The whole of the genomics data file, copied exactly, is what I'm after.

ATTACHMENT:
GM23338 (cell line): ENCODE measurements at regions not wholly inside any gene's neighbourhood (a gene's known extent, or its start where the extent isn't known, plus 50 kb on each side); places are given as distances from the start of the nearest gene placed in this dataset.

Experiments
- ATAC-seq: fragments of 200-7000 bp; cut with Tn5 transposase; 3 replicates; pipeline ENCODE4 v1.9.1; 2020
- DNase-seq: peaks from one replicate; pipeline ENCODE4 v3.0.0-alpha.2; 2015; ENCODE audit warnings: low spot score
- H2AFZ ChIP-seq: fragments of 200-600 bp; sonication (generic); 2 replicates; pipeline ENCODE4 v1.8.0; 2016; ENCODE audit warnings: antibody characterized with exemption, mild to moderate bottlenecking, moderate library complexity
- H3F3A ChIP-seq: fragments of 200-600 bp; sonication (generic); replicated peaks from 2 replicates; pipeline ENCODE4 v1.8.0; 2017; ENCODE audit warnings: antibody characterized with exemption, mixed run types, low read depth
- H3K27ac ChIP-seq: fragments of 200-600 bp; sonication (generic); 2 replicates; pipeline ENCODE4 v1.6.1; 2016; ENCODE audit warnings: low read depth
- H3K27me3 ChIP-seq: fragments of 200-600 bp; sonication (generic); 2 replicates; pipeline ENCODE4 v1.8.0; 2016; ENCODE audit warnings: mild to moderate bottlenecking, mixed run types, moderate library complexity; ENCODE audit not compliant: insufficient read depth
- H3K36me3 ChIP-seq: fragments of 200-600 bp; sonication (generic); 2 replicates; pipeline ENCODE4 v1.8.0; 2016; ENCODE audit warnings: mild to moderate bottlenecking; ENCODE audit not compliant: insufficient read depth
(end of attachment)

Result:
GM23338 (cell line): ENCODE measurements at regions not wholly inside any gene's neighbourhood (a gene's known extent, or its start where the extent isn't known, plus 50 kb on each side); places are given as distances from the start of the nearest gene placed in this dataset.

Experiments
- ATAC-seq: fragments of 200-7000 bp; cut with Tn5 transposase; 3 replicates; pipeline ENCODE4 v1.9.1; 2020
- DNase-seq: peaks from one replicate; pipeline ENCODE4 v3.0.0-alpha.2; 2015; ENCODE audit warnings: low spot score
- H2AFZ ChIP-seq: fragments of 200-600 bp; sonication (generic); 2 replicates; pipeline ENCODE4 v1.8.0; 2016; ENCODE audit warnings: antibody characterized with exemption, mild to moderate bottlenecking, moderate library complexity
- H3F3A ChIP-seq: fragments of 200-600 bp; sonication (generic); replicated peaks from 2 replicates; pipeline ENCODE4 v1.8.0; 2017; ENCODE audit warnings: antibody characterized with exemption, mixed run types, low read depth
- H3K27ac ChIP-seq: fragments of 200-600 bp; sonication (generic); 2 replicates; pipeline ENCODE4 v1.6.1; 2016; ENCODE audit warnings: low read depth
- H3K27me3 ChIP-seq: fragments of 200-600 bp; sonication (generic); 2 replicates; pipeline ENCODE4 v1.8.0; 2016; ENCODE audit warnings: mild to moderate bottlenecking, mixed run types, moderate library complexity; ENCODE audit not compliant: insufficient read depth
- H3K36me3 ChIP-seq: fragments of 200-600 bp; sonication (generic); 2 replicates; pipeline ENCODE4 v1.8.0; 2016; ENCODE audit warnings: mild to moderate bottlenecking; ENCODE audit not compliant: insufficient read depth